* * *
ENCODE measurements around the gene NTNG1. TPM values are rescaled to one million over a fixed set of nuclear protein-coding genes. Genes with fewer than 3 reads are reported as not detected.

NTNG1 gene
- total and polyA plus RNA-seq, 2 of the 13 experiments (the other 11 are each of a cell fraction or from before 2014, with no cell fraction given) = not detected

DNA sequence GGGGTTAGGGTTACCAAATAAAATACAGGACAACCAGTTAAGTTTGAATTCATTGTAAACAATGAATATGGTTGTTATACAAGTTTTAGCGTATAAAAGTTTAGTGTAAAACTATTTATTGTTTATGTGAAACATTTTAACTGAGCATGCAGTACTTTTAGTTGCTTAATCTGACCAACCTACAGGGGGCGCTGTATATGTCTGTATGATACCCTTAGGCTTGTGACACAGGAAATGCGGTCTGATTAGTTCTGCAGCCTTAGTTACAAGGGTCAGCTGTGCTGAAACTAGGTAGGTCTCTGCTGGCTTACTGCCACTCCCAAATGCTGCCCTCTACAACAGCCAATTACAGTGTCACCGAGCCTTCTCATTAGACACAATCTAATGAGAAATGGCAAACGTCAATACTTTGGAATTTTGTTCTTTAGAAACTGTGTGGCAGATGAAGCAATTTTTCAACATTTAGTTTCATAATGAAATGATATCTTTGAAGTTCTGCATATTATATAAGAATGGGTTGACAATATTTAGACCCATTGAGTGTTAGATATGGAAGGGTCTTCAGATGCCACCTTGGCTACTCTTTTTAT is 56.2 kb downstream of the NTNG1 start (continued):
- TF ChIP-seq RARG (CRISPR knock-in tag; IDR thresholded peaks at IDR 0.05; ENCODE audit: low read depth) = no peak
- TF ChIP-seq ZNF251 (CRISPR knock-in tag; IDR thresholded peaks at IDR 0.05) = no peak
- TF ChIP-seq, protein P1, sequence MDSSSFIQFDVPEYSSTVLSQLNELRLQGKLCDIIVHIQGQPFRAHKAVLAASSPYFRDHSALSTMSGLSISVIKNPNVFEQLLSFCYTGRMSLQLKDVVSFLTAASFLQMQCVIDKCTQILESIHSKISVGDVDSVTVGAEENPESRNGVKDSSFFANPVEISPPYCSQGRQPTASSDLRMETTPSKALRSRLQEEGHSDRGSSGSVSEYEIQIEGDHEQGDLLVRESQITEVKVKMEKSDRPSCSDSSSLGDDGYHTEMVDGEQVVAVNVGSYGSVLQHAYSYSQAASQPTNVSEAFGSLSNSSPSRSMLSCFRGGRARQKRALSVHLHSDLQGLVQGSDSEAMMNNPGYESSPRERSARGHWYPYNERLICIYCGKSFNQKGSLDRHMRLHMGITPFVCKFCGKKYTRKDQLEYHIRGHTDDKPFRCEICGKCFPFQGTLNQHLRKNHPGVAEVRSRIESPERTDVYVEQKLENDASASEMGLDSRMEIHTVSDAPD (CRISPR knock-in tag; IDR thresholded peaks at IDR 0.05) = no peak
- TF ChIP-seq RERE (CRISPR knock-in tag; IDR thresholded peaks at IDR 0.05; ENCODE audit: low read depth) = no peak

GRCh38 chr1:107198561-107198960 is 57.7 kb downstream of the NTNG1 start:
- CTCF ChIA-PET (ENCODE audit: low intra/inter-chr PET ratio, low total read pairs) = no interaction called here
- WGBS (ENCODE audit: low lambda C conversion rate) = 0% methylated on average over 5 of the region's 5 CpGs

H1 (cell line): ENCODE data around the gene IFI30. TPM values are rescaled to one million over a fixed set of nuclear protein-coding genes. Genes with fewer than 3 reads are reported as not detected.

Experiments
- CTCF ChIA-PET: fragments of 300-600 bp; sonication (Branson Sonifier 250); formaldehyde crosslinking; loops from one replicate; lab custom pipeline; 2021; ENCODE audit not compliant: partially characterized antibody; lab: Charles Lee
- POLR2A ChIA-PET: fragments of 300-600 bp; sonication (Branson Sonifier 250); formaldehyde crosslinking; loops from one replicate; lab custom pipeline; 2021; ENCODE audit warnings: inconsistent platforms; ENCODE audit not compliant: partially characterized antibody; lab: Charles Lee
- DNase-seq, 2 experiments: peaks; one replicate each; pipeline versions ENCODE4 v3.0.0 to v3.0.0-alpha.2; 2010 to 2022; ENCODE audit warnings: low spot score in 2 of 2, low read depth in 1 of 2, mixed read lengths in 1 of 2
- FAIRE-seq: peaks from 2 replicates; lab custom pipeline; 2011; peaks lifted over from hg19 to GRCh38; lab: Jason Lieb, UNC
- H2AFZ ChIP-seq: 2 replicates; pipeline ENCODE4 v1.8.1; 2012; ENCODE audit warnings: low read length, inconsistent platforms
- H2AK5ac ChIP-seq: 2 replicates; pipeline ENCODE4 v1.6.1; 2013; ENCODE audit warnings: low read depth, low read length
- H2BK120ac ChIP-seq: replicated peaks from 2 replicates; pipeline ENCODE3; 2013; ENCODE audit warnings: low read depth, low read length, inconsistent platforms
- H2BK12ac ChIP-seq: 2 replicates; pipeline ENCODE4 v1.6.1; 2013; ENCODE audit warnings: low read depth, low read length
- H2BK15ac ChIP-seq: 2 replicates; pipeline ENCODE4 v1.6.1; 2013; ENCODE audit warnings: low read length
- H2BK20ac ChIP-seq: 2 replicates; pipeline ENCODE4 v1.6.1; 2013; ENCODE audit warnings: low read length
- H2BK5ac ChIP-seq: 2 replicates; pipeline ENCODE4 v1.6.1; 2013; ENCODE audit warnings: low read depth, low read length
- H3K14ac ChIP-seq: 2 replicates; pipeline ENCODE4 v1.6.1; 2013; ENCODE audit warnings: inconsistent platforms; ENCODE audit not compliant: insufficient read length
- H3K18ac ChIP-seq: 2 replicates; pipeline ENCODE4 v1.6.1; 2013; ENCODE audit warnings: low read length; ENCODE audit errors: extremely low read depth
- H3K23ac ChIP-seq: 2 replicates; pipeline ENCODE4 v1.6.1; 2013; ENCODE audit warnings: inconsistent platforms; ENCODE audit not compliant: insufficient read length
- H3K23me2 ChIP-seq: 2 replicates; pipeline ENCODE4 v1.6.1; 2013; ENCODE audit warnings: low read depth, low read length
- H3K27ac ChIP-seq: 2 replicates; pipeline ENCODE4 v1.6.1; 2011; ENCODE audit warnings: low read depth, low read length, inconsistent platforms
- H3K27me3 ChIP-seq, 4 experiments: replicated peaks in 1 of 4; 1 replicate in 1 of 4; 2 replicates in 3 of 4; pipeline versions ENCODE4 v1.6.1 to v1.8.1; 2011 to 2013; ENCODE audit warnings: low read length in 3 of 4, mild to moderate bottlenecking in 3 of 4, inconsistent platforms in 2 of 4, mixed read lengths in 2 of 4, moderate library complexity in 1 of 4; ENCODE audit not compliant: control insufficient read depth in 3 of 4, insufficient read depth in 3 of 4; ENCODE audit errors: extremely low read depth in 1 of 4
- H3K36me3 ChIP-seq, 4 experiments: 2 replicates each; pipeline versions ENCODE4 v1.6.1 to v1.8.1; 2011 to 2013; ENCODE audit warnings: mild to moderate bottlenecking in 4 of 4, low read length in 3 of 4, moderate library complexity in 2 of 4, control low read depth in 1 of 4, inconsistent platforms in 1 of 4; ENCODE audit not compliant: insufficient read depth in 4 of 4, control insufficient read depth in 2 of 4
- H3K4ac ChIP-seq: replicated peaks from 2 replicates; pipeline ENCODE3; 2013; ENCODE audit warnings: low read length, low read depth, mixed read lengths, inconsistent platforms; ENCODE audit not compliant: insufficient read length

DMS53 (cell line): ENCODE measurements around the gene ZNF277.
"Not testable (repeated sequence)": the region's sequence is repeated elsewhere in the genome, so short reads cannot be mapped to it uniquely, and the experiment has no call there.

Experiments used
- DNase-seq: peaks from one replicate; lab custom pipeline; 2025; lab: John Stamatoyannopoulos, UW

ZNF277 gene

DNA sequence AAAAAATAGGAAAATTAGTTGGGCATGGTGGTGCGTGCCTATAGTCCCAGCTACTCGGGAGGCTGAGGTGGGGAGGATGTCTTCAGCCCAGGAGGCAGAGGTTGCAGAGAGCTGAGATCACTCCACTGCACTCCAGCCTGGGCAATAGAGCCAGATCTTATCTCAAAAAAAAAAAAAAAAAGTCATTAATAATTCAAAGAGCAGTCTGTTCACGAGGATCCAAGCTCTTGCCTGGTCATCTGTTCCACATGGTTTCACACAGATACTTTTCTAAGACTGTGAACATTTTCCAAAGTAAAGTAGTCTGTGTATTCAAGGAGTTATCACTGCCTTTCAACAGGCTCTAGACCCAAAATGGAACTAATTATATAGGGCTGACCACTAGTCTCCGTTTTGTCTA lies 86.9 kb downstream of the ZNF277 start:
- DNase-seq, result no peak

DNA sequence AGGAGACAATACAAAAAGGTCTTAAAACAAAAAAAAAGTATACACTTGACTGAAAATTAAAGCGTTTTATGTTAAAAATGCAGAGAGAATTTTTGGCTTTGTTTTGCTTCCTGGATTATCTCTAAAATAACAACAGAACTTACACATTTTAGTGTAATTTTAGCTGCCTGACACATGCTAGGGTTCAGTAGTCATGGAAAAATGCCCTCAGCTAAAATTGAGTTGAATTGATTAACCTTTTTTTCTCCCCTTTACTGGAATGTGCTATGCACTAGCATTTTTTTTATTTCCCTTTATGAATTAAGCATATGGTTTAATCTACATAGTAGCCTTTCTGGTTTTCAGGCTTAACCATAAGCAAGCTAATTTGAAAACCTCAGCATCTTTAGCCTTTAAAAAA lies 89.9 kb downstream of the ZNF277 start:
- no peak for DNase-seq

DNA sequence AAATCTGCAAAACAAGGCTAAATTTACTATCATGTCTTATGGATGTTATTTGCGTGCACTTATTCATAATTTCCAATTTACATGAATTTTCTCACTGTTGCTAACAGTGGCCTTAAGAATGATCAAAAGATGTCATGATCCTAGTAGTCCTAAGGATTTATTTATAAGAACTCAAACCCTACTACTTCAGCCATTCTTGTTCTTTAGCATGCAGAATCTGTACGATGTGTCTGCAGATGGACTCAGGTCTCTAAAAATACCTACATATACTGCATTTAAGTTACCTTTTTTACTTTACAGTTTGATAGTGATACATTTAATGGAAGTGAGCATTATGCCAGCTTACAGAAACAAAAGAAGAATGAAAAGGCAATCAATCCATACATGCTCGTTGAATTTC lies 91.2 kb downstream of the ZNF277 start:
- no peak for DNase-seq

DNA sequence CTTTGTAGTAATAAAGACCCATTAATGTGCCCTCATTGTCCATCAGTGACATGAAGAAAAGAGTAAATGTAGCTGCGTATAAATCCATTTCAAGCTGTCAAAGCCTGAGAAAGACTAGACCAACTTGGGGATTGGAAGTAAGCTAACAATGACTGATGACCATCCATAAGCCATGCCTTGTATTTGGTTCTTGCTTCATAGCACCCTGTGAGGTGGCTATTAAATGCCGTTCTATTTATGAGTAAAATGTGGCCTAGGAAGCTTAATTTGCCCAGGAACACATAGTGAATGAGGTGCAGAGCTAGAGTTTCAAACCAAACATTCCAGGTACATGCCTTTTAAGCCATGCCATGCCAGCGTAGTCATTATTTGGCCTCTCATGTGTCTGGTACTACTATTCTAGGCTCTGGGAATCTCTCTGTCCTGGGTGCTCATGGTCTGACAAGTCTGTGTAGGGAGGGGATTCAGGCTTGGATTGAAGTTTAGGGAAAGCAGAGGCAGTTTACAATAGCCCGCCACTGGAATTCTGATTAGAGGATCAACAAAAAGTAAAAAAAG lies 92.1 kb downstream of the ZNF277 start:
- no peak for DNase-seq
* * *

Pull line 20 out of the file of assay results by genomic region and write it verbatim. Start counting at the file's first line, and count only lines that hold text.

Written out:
- H2BK120ac ChIP-seq: replicated peaks from 2 replicates; pipeline ENCODE3; 2013; ENCODE audit warnings: low read depth, low read length, inconsistent platforms